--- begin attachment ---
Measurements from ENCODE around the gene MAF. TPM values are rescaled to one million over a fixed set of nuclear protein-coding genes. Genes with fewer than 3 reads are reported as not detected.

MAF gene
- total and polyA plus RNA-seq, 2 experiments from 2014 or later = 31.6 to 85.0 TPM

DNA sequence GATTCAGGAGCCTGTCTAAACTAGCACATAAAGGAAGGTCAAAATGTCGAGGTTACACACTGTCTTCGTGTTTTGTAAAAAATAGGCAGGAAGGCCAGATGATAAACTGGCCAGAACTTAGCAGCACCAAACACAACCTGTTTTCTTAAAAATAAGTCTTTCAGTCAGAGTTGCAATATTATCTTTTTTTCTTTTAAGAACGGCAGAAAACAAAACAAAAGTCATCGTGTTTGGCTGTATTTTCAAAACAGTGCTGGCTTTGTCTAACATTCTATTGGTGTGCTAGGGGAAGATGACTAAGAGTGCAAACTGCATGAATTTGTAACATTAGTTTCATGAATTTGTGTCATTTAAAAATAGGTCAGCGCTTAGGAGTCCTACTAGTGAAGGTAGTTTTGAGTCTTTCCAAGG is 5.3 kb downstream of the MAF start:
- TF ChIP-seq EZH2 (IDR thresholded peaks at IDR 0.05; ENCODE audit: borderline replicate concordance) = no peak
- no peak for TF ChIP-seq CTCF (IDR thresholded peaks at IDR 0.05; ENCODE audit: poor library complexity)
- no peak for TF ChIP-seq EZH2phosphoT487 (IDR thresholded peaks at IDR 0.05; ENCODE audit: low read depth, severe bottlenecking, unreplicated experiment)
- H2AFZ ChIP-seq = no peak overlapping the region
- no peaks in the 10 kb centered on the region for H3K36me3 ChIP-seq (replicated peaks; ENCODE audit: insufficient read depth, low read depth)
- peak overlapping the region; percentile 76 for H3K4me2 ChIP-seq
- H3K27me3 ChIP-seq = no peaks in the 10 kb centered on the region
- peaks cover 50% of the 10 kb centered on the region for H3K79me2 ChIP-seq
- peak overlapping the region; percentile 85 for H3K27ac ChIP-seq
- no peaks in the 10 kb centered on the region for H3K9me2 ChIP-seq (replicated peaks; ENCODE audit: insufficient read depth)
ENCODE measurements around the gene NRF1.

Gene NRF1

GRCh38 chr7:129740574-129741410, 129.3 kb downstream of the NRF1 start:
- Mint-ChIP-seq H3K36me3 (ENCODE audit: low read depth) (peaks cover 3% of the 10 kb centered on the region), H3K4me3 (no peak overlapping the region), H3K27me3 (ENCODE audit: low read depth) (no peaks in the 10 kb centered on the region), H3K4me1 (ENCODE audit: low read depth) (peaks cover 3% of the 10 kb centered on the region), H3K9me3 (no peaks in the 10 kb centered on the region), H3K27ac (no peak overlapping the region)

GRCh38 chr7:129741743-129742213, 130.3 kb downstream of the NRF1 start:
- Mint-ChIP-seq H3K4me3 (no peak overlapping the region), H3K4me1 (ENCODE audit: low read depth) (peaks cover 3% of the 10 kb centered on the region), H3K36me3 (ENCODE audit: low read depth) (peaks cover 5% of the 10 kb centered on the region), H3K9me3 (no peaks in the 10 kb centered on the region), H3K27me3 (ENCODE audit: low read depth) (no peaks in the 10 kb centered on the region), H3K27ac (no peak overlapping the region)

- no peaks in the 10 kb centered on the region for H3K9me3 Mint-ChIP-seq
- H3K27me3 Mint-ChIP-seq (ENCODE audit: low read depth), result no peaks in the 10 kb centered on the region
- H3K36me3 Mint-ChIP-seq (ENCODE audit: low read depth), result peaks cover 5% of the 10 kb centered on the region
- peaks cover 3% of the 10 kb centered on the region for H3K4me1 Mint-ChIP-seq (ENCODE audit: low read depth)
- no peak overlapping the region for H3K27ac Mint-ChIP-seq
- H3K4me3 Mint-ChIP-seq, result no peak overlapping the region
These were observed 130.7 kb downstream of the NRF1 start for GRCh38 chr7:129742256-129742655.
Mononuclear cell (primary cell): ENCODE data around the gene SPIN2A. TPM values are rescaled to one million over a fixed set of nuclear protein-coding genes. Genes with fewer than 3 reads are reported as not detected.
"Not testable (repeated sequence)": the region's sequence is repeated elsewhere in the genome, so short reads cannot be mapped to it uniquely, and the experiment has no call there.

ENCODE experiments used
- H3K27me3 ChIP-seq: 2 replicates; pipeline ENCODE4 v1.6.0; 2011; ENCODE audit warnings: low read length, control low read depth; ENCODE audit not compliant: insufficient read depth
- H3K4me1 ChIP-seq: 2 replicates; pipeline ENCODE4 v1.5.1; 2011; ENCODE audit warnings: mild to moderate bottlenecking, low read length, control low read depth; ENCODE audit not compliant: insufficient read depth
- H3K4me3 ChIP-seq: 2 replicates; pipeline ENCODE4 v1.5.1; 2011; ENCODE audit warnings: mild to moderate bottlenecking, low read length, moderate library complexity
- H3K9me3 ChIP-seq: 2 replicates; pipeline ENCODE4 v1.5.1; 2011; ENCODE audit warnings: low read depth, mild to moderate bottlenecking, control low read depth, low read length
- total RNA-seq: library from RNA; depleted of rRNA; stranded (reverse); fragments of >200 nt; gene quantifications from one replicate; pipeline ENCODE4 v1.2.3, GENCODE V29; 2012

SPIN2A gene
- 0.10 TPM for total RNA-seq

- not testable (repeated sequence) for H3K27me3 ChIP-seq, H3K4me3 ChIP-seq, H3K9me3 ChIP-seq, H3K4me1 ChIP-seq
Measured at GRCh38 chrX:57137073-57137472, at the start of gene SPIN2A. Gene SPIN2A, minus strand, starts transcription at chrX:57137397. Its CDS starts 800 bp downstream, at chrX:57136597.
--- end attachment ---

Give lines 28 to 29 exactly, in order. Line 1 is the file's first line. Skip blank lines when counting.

Mononuclear cell (primary cell): ENCODE data around the gene SPIN2A. TPM values are rescaled to one million over a fixed set of nuclear protein-coding genes. Genes with fewer than 3 reads are reported as not detected.
"Not testable (repeated sequence)": the region's sequence is repeated elsewhere in the genome, so short reads cannot be mapped to it uniquely, and the experiment has no call there.